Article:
A common way to handle this, is to build a railing in front of the door. You'll see houses built where a deck was optional, that have a railing built in front of the sliding door. Something like this... The best way to find out what is acceptable, is to contact the people who will be determining if your solution is acceptable.


7

Those nails are used only for holding down the roofing underlayment. They excel at doing so whether it be old school tar paper, or the newer more durable, hi tech roof underlayments.


7

Buy a 5" holesaw (and a drill sturdy enough to drive it). Cut a 5" hole in a big chunk of plywood. Screw/nail/clamp the plywood in the place where you want the hole. Drill away. If you're having a hard time with the drill binding and trying to twist your wrist off, run it in reverse. It's much slower, but you won't have the same problem. Couple more tips: ...


7

Many camera's like this popular Lorex model: come with a small 2" surface mounting "Plate" that you can use if you don't have electrical box mounting. They also screw into a 1/2" weatherproof threaded knockout, so that they can be used with 4" weatherproof flood light accessory plates:


7

Unless you limit usage to tiny kindling fires, this is a bad plan. Sparks are common when burning wood, and a slight breeze can put them almost anywhere. Logs burn at 600-1000 degrees F or more and hold a lot of heat in case of a tipover, etc. You will see smoke deposits almost immediately, not "over time". Wood smoke is very dirty. It's also likely that ...


7

We require “back priming”. That means pre-paint all surfaces before the trim is installed...especially cut ends. End grain on trim sucks up moisture more than side grain.


7

I would build the shed on rollers or skids three feet from the neighbors' walls. Finish it completely and properly, then roll or slide it into position, lever it up and slip the timbers out. A 10x10 shed should be very manageable. Leave any unnecessary interior work for afterwards to keep weight down.


6

Exterior light fixtures are designed so that the casing protects the electrical components inside them from the elements. Without an intact case, hail could break the bulb itself in the next storm, or rainwater could get in to short out the electric circuit. Your options are: find the manufacturer's name on the light fixture, and look them up to see if you ...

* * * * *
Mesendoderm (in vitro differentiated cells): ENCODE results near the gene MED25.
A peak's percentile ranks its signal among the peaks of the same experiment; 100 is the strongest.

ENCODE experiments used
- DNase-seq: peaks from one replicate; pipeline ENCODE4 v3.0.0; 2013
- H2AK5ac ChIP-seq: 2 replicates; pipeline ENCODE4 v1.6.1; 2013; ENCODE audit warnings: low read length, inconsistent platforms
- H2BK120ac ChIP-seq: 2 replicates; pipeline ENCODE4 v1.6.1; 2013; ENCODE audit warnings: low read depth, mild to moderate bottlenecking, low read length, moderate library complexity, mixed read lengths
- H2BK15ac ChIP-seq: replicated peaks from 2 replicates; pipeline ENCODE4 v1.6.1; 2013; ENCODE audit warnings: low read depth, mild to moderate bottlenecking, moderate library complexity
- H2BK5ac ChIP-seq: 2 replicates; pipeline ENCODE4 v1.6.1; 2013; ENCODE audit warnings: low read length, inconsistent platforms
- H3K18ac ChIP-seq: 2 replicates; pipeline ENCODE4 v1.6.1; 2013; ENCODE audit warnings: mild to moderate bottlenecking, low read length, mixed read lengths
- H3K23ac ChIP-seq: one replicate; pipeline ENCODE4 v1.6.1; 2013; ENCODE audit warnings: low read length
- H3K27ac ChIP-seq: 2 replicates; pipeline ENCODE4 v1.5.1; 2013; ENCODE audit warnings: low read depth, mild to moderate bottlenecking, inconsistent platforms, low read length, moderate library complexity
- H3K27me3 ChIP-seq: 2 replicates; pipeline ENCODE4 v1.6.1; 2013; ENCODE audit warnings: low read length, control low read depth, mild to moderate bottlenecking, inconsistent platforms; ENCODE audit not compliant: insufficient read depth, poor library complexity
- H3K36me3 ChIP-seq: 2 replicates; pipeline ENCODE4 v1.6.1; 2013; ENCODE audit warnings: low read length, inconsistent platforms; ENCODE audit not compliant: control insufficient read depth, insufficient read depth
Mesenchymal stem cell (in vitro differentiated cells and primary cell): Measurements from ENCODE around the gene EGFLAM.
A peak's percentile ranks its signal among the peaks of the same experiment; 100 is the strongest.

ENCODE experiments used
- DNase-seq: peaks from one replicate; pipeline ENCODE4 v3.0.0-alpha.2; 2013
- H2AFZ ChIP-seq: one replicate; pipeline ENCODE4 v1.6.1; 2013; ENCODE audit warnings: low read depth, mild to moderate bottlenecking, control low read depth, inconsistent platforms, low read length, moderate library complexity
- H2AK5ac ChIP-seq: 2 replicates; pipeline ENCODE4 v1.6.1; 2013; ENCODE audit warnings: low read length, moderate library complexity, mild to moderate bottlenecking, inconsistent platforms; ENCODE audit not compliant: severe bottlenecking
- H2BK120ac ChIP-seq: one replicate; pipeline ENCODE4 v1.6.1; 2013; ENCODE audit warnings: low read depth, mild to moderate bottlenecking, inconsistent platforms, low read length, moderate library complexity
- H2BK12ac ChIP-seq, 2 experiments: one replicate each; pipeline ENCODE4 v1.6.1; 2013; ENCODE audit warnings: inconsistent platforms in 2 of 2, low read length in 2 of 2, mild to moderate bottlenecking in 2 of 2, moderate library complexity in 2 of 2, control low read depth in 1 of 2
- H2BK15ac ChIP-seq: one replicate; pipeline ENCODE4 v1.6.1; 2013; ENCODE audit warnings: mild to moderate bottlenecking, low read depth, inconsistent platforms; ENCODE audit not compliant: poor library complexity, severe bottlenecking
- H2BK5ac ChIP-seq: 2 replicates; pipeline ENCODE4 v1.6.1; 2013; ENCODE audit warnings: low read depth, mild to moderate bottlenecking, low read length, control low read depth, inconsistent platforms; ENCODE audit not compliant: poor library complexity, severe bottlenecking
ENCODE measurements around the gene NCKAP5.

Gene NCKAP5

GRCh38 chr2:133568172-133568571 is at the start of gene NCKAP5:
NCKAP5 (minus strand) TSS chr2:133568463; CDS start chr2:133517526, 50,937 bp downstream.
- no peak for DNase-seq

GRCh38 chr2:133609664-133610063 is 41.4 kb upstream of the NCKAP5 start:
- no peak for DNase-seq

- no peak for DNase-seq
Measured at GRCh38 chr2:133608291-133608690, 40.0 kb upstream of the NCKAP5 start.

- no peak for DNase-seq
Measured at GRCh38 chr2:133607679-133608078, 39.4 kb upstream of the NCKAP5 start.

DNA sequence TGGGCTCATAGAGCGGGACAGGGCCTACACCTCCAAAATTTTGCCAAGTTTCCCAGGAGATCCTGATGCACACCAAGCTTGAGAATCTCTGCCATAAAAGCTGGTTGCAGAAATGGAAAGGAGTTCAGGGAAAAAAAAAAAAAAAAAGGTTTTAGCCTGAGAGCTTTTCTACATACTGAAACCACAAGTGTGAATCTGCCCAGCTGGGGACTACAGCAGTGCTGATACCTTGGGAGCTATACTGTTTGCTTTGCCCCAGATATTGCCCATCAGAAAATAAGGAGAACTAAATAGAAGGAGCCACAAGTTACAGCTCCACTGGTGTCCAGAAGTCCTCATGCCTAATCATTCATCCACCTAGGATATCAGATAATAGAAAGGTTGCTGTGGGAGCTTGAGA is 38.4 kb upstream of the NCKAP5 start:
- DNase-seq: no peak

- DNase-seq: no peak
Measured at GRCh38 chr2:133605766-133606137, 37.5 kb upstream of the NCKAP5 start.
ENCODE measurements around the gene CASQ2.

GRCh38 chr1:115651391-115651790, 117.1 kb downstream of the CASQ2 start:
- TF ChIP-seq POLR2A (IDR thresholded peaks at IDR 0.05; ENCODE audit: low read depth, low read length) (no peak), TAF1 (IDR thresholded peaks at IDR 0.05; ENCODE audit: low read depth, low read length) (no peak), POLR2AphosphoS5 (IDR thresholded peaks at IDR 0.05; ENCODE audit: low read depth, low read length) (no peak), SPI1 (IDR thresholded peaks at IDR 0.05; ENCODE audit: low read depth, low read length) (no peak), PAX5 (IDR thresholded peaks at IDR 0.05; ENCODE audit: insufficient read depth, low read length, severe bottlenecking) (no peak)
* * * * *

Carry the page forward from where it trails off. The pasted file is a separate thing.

6

When installing that way you will not be able to get maximal tension because you need some space to apply the crimps. Also over time the cable will stretch. This means that you will need to retighten the cable a few times. That is impossible if you crimped the ends.


5

As with any advice you get here, keep in mind that you must stay within the bounds of IRC building codes adopted by your local municipality. Obtain a building permit and a local inspector will give you guidelines on minimum requirements for posts, beam spans, joist spans, etc... Your concrete piers must be a set depth to go below the frost line in your area....


5

The key question would be: How many winters has this pipe been like this and lasted without bursting? If it has made it through for many years, it should probably be good for many more. Does it have an indoor valve where you can turn it off and drain the water, similar to this: http://www.homedepot.com/p/Everbilt-3-4-in-Brass-Sweat-x-Sweat-Ball-and-Waste-...


5

Personally, we regard flashing tape as self-healing, to an extent. At least, to the extent that we don't worry about a few finish nails going through it. See, that tape and those fins are really just to deter condensation, not full-blown rain leaks. A couple pin-holes are acceptable.


5

I don't recommend this if the door is exposed to any sort of weather. The threshold is different. This is the big issue, as you don't want standing water, and an exterior door isn't designed to deal with indoor rain. You'd also end up with rain pooling on the top edge of the door, which might be bad. Make sure all the hinges are rated for outdoor use; you ...


5

I would not paint the copper. If you ever need to repair it, paint would be one more problem on making a good leak free connection. If you want to cover the pipe, use foam. Remember, copper water supply’s are quite common direct burial, the sun and elements won’t hurt it. I suggest insulation, if in a location that the temps drop below 27°F. (Yes water ...


5

Well, that's a bit messy looking! The best repair would be to remove the two damaged planks and replace them with new ones. Next best would be to cut back the planks away from the hole and replace the pieces that cross the hole. Next best would be to install flashings that cover the hole. Mold is definitely a possibility. I see moss growing on the insulation....